On 25Mar2019 03:52, Terry Reedy firstname.lastname@example.org wrote:
On 3/25/2019 12:27 AM, Cameron Simpson wrote:
I was thinking about IDLE and its tangled web of circular inports, but I am now convinced that this change will not affect it. Indeed, idlelib/pyshell.py already implements idea of the proposal, ending with
if __name__ == "__main__": sys.modules['pyshell'] = sys.modules['__main__'] main()
After more investigation, I realized that to stop having duplicate modulue:
- The alias should be 'idlelib.pyshell', not 'pyshell', at least
when imports are all absolute.
The PEP499 patch effectively uses __main__.__spec__.name for the name of the alias. Does that simplify your issue?
What about (untested):
if __name__ == '__main__': if __spec__.name not in sys.modules: sys.modules[__spec__.name] = sys.modules['__main__']
When I start pyshell in my master repository directory on windows with python -m idlelib.pyshell __spec__.name is 'idlelib.pyshell, which I currently hard-coded. When I start with what should be equivalent python f:/dev/3x/lib/idlelib/pyshell.py __spec__ is None and __spec__.name an attribute error.
Um, yes. I presume that since no "import" has been done, there's no import spec (.__spec__).
Clearly the above needs to accomodate this, possibly with a fallback guess. Is sniffing the end components of __file__ at all sane? ending in idlelib/pyshell.py or pyshell.py? Or is that just getting baroque?
I don't think these are strictly the same from some kind of purist viewpoint: the path might be anything - _is_ it reasonable to suppose that it has a module name (== importable/finding through the import path)?
If I run python f:/dev/3x/lib/idlelib/pyshell.py, the PEP patch would have to notice that pyshell is a module within idlelib and alias '__main__' to 'idlelib.pyshell', not 'pyshell'. Would the same be true if within-package import were all relative?
I think so because we're using .__spec__.name, which I though was post import name resolution.
You must be doing something different when __spec__ is None ;-). I tested the patch and it does not raise AttributeError with the command above.
Indeed. I may have fudged a bit when I said "The PEP499 patch effectively uses __main__.__spec__.name". It modifies runpy.py's _run_module_as_main function, and that is called for the "python -m module_name" invocation, so it can get the module spec because it has a module name.
So the patch doesn't have to cope with __spec__ being None.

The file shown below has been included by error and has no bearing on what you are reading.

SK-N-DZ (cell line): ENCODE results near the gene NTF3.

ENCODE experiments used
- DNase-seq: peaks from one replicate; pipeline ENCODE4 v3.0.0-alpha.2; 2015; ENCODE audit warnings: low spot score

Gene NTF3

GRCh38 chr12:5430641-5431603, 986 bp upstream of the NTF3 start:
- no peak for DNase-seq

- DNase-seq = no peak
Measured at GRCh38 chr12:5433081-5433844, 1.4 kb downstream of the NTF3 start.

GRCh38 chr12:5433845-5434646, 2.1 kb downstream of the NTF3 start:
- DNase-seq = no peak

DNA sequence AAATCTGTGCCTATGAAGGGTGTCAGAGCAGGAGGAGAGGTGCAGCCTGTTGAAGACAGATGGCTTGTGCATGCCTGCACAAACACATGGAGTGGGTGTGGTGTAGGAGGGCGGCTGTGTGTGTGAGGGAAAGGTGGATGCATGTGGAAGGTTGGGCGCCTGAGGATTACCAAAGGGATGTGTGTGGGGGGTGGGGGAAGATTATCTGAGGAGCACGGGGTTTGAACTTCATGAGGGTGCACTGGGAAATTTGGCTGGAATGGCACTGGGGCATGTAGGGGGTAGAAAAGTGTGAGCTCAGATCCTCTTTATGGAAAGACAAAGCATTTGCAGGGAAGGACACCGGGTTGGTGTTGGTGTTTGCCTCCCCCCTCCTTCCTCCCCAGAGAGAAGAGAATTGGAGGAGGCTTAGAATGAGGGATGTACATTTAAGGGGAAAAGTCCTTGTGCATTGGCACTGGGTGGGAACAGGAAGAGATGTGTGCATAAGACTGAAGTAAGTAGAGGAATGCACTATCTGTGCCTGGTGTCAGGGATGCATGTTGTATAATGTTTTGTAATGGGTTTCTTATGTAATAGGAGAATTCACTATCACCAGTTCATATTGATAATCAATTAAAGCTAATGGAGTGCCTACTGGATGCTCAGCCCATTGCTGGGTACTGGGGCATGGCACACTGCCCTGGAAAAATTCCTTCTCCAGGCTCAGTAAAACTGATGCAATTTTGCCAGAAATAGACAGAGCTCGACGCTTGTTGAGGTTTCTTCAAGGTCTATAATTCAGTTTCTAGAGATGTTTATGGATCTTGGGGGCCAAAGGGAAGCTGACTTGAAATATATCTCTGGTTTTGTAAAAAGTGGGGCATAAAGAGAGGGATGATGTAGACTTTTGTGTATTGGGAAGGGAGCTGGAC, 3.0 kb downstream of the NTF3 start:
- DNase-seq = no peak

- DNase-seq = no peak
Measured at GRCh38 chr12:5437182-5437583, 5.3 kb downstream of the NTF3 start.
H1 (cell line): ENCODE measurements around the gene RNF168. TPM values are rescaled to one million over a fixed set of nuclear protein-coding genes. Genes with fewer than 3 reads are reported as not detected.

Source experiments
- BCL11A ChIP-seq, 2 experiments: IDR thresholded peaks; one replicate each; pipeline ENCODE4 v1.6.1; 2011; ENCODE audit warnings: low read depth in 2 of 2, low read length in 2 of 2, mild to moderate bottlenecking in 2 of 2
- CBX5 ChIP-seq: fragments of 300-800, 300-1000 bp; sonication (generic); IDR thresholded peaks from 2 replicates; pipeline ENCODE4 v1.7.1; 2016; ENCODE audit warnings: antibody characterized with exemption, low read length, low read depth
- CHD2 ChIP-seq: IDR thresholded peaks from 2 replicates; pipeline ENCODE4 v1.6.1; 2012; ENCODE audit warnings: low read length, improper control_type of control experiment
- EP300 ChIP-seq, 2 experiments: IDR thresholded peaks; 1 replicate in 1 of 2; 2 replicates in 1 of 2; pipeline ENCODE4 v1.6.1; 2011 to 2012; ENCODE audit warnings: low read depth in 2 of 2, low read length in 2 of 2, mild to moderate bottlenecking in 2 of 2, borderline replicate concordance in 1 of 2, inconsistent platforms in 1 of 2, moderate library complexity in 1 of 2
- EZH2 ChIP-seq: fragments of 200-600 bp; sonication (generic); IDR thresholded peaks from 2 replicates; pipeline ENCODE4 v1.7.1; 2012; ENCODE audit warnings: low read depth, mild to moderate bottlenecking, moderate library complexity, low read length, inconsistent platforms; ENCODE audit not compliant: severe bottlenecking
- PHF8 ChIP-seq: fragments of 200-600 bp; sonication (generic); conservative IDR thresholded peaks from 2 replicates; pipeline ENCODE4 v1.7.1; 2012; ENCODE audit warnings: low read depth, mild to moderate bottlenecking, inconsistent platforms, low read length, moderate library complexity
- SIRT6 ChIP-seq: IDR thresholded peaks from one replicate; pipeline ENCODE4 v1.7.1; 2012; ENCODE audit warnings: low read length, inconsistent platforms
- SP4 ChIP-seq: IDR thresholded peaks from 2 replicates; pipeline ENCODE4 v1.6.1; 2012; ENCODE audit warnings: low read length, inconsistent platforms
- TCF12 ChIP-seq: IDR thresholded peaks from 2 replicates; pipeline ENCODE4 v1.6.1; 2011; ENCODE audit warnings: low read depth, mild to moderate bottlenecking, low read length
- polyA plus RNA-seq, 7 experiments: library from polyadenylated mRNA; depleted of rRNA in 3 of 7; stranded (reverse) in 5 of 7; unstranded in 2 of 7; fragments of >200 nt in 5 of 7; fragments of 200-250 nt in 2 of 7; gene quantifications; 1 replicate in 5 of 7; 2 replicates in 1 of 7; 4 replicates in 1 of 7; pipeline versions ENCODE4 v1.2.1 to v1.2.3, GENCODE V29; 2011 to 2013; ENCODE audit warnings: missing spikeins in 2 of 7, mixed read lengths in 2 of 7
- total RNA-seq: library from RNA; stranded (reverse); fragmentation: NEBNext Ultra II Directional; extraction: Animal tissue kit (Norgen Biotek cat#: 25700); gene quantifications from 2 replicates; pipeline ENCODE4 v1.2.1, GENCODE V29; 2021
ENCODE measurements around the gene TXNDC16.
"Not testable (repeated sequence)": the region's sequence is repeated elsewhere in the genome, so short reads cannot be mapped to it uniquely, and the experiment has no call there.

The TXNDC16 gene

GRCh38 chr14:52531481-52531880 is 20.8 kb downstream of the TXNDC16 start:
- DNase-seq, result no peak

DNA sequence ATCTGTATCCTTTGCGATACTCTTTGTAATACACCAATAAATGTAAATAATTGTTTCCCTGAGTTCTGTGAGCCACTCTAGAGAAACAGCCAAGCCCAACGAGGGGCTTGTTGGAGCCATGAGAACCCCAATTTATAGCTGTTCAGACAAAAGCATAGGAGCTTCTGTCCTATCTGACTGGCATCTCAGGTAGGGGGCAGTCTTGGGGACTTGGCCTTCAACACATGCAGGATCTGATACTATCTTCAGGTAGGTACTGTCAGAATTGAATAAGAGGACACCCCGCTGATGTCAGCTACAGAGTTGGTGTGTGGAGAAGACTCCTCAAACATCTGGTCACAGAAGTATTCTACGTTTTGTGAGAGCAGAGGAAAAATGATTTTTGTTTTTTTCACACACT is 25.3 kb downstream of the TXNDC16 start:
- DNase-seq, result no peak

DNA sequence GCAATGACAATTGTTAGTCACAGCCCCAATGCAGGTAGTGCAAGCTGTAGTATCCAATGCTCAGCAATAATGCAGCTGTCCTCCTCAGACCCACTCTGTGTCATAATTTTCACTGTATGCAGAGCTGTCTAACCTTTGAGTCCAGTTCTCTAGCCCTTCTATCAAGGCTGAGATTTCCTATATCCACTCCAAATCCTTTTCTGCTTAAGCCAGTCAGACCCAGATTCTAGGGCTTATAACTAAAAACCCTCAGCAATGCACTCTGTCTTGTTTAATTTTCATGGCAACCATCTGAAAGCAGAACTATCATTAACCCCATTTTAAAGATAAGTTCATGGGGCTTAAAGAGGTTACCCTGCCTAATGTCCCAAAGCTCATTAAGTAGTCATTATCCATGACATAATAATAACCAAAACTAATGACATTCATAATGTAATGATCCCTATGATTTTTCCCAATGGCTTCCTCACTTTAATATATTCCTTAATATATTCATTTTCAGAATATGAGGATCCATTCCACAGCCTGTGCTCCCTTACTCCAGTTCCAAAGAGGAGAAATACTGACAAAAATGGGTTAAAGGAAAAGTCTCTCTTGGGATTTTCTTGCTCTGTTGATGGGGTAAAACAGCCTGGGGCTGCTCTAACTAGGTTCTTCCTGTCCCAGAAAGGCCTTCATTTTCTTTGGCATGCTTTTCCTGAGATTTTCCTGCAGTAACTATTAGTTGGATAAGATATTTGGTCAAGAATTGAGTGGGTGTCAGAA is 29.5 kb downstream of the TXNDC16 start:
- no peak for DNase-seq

As you say, __spec__ is None for "python path/to/file.py" so __spec__ isn't any use there. Apologies.
Test 3, with the pyshell.py sys.modules assignment commented out:
[~/src/cpython-cs@github(git:PEP499-cs)]fleet*> PYTHONPATH=$PWD/Lib ./python.exe -i -m idlelib.pyshell
>>> sys.modules['__main__'] <module 'idlelib.pyshell' from '/Users/cameron/src/cpython-cs@github/Lib/idlelib/pyshell.py'> >>> sys.modules['pyshell'] Traceback (most recent call last): File "<stdin>", line 1, in <module> KeyError: 'pyshell' >>> sys.modules['idlelib.pyshell'] <module 'idlelib.pyshell' from '/Users/cameron/src/cpython-cs@github/Lib/idlelib/pyshell.py'> >>> id(sys.modules['__main__']) 4552379336 >>> id(sys.modules['idlelib.pyshell']) 4552379336
Here we've got __main__ and idlelib.pyshell the same module and no 'pyshell' in sys.modules.
I don't think I understand your "relative import" scenario.
If files other that pyshell used relative 'import ./pyshell' instead of absolute 'import idlelib.pyshell', would the sys.modules key still be 'idlelib.pyshell' or 'pyshell'? Which is to ask, would the alias needed to avoid a second pyshell module still be 'idlelib.pyshell' or 'pyshell'?
As I understand it Python 3 imports are absolute: without a leading dot a name is absolute, so "import pyshell" should install sys.module['pyshell'] _provided_ that 'pyshell' can be found in the module search path.
Conversely, an "import .pyshell" is an import relative to the current module's package name, equivalent to an import of the absolute path "package.name.pyshell", for whatever the package name is. So (a) you can only import '.pyshell' from within a package containing a 'pyshell.py' file and (b) you can't import import '.pyshell' if you're not in a package.
I stuffed a "test2.py" into the local idlelib like this:
import sys print("running", __file__, __name__) print(repr(sorted(sys.modules))) print(repr(sys.paht)) from pyshell import idle_showwarning print(repr(sorted(sys.modules)))
and fiddled with the "from pyshell import idle_showwarning" line.
(I'm presuming this is what you have in mind, since "import ./pyshell" elicits a syntax error.)
Using "./python.exe -m idlelib.test2":
Plain "pyshell" gets an ImportError - no such module.
Using ".pyshell" imports the pyshell module as "idlelib.pyshell" in sys.modules.
Which was encouraging until I went "./python.exe Lib/idlelib/test2.py". This puts Lib/idlelib (as an absolute path) at the start of sys.path.
A plain "pyshell" import works and installs sys.modules['pyshell'].
Conversely, trying the ".pyshell" import gets:
ModuleNotFoundError: No module named '__main__.pyshell'; '__main__' is not a package
So we can get 'pyshell' or 'idlelib.pyshell' into sys.modules depending how we invoke python.
HOWEVER, if you're importing the 'pyshell' from idlelib _as found in the module search path_, whether absolutely as 'idlelib.pyshell' or relatives as '.pyshell' from within the idlelib package, you should always get 'idlelib.pyshell' in the sys.modules map.
And I don't think you should need to worry about a circular import importing some top level name 'pyshell' because that's not using the idlelib package, so I'd argue it isn't your problem.
Cheers, Cameron Simpson email@example.com